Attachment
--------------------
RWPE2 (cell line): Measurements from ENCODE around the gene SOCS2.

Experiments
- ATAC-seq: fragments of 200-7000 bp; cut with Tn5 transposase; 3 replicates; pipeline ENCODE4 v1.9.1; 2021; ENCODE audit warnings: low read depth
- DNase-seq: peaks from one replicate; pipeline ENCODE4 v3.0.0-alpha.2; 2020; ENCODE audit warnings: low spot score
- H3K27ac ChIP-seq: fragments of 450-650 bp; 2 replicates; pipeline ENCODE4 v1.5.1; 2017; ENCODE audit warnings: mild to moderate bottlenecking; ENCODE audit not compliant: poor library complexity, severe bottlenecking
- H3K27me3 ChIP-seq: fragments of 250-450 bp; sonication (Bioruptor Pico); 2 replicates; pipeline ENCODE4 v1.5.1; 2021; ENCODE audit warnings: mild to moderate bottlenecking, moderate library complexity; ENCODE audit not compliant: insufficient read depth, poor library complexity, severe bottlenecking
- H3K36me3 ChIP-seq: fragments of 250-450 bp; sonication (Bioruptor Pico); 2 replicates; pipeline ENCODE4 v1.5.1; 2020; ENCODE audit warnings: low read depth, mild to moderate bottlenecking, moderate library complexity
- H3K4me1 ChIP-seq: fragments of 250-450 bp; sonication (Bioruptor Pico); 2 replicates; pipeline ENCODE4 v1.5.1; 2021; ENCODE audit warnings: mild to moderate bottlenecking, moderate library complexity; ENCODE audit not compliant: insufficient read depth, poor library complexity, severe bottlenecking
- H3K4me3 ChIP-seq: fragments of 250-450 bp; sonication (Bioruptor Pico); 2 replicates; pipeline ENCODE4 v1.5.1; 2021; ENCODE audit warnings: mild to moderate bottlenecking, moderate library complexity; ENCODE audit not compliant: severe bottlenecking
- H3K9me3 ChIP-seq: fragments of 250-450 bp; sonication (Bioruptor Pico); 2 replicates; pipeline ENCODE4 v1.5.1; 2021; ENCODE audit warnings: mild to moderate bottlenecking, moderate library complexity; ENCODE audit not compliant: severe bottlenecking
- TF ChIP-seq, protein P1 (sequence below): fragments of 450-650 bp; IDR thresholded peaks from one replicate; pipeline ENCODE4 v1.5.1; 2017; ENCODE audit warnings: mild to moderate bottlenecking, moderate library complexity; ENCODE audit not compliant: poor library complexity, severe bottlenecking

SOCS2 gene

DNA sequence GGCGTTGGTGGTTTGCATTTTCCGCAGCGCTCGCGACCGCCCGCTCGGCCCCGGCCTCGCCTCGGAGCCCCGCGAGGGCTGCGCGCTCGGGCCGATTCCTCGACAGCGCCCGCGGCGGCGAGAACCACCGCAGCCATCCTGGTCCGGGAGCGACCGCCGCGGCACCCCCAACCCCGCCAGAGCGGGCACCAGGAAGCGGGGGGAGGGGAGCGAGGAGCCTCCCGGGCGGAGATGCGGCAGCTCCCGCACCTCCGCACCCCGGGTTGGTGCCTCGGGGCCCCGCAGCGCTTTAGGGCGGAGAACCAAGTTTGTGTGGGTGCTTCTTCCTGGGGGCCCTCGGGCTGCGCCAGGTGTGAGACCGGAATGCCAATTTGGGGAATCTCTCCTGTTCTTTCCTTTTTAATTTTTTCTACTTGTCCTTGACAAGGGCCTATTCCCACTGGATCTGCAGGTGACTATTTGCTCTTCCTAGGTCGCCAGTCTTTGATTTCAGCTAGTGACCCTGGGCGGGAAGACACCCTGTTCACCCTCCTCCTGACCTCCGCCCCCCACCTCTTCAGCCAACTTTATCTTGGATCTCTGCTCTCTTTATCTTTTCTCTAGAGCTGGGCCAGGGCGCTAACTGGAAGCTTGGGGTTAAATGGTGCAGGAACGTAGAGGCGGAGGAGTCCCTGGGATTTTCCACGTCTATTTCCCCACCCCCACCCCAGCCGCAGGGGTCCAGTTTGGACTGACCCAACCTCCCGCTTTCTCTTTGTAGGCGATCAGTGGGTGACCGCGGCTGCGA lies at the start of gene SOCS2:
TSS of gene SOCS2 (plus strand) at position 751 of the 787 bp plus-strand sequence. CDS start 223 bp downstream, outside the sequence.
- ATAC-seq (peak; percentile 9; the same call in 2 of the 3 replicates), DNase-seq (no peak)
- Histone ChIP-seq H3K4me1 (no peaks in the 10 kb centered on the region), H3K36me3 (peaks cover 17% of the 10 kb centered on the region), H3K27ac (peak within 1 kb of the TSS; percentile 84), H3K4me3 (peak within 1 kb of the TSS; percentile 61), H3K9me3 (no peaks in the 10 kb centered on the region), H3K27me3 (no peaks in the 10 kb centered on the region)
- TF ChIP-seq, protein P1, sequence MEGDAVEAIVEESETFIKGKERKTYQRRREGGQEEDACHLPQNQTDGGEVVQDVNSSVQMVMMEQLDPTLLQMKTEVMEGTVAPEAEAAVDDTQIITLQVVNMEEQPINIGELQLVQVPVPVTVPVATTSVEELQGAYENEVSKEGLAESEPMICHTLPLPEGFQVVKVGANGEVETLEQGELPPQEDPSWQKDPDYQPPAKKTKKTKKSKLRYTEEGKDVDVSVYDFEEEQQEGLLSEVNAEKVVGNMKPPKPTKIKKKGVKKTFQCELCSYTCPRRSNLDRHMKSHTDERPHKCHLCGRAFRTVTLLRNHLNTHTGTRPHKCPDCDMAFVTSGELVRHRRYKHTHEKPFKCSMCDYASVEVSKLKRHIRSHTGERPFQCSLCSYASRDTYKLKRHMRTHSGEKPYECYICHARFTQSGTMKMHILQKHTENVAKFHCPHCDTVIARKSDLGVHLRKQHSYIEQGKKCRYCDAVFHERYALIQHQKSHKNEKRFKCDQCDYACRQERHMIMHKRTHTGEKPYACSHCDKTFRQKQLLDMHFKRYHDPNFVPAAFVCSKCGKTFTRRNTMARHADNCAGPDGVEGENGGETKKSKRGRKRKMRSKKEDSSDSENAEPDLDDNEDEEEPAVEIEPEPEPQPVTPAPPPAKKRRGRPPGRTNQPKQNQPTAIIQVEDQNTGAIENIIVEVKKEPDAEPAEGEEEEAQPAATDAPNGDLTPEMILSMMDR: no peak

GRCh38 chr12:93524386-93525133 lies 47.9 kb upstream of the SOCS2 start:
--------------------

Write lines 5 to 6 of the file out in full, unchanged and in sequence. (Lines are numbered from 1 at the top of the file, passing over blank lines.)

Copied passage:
- H3K27ac ChIP-seq: fragments of 450-650 bp; 2 replicates; pipeline ENCODE4 v1.5.1; 2017; ENCODE audit warnings: mild to moderate bottlenecking; ENCODE audit not compliant: poor library complexity, severe bottlenecking
- H3K27me3 ChIP-seq: fragments of 250-450 bp; sonication (Bioruptor Pico); 2 replicates; pipeline ENCODE4 v1.5.1; 2021; ENCODE audit warnings: mild to moderate bottlenecking, moderate library complexity; ENCODE audit not compliant: insufficient read depth, poor library complexity, severe bottlenecking